To achieve a breakthrough of knowledge to solve a societal challenge requires drive, courage and a certain amount of risk-taking. That is why sense of security, trust and public confidence are important linchpins of academia. We can meet in different ways to build and strengthen long-term relations in the academic community. Digitalisation has led to collaborative projects replacing many physical meetings with online alternatives, which is time efficient and positive from a climate perspective too.
Katrine Riklund, Pro-Vice-Chancellor
Photo: Mattias Pettersson
Nevertheless, it is not always enough to meet others purely online. Researchers sometimes need to meet face to face. Physical meetings offer another form of dynamics and are crucial to expanding your academic network and to promote the exchange of new ideas. Long-term relationship building enables projects to develop, routines to establish and collaborations to strengthen. Exchange of experiences and shared commitment promote the achievement of joint goals and result in internationally competitive research. The informal meetings taking place in the breaks between the more formal meetings are important and often fuel the most creative ideas. Such opportunities are hard to replace by online alternatives.
There is, of course, a paradox between a university travelling to meet internationally and also taking its global responsibility for the future. But this responsibility for the future requires taking a holistic approach and hence it is not only air travel that needs to be considered. Everything such as procurements, waste management, use of disposable products and indoor temperatures, and modes of commuting to and from work should be the object of analysis and improvement in our responsibility for the future. It is also worth taking a moment to consider how reduced travels would affect Umeå University's participation in solving the challenges we are facing, not least those of the 2030 Agenda, how our research quality and, from a wider perspective, how Sweden's contribution as a knowledge nation would be affected. This is certainly a complicated issue.
One example of an international collaborative project that gives Umeå University new perspectives is MIRAI 2.0 which brings together nine Japanese and eleven Swedish universities, of which we are one. The aim is to promote long-term research collaboration between Sweden and Japan in education, research and innovation. And I especially appreciate the explicit focus within MIRAI on researchers at the early stage of their career. During that phase it is particularly valuable to have the chance to establish connections and collaborations with other researchers in your own field.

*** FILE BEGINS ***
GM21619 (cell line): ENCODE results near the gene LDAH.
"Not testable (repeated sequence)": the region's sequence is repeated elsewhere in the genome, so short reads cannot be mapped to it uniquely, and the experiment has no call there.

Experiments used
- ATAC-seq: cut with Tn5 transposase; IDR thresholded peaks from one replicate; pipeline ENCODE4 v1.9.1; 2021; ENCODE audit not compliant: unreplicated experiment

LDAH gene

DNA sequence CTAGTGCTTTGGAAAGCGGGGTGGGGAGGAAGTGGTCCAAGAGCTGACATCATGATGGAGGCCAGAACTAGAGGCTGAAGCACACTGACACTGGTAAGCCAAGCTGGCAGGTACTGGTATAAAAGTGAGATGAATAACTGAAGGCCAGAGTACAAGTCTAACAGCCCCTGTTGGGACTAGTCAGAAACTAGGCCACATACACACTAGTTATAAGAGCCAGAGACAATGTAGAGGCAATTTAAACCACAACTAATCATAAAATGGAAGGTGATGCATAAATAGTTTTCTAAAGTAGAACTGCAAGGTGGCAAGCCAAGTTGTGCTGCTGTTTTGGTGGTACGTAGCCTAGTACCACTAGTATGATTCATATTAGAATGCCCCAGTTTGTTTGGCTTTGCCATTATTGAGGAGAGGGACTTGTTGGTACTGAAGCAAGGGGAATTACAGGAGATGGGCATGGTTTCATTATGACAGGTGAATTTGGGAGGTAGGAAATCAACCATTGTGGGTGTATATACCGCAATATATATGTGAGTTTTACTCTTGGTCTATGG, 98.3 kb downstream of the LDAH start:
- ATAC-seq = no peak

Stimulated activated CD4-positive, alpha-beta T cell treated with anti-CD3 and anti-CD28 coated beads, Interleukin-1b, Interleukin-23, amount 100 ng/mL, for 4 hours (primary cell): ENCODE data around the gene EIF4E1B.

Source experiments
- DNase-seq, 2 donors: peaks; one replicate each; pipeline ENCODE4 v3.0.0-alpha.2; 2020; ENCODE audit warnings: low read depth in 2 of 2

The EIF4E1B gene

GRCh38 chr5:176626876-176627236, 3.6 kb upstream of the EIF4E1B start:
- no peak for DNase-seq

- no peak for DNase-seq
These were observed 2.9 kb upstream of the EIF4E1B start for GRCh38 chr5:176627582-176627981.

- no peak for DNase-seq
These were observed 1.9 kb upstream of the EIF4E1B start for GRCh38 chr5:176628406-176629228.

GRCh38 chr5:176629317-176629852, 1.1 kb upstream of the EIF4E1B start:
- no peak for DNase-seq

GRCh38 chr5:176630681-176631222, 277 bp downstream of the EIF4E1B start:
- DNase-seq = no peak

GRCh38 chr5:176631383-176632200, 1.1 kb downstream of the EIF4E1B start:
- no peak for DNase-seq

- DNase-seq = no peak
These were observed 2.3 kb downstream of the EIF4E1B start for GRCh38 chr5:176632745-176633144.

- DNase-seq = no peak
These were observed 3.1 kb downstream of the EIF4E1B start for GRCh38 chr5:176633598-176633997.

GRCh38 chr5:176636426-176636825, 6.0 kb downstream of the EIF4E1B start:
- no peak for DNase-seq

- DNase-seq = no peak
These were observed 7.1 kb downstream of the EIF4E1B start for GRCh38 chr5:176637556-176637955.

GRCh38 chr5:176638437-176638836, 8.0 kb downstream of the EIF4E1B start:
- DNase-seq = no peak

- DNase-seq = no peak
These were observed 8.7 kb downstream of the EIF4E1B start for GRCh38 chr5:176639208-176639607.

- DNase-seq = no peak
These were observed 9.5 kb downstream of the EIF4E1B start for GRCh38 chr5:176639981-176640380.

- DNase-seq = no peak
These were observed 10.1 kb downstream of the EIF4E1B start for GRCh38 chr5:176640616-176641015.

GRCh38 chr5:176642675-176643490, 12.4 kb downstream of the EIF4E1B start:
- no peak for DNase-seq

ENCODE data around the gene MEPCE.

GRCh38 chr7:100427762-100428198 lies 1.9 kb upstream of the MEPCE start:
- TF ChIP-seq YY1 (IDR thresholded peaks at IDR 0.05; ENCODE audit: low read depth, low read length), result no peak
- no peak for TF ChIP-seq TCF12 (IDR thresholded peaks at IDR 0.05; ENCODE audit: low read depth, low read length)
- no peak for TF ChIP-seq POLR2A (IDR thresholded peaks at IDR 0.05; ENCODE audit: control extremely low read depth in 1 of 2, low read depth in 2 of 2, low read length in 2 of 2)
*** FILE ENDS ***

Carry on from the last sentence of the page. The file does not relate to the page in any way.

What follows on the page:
In the project, researchers can apply for seed funding for research collaborations. Participants from Sweden and Japan that have participated in one of the activities in the collaborative project are eligible to apply for funding. Even if Japan and Sweden share certain common traits, such as the challenge of having an ageing population that continues to grow, the differences between us is what may be most useful in finding new solutions, in my mind.
This week, MIRAI 2.0 is organising a research and innovation conference at Kyushu University in Japan titled "Sharing ONE future: Integrative Knowledge and Sustainable Transformation towards a better world". I am participating together with a delegation from Umeå University to meet other researchers, students and university managements from the participating twenty universities as well as funding bodies and decision-makers. Discussing how to strengthen collaborations between Japan and Sweden is truly rewarding. The agenda is crammed with meetings at the Swedish Embassy, university visits and days filled with academic presentations and discussions.
The trip can be summarised with the word "MIRAI" meaning future in Japanese. This also coincides with my approach to the value of international collaborative projects.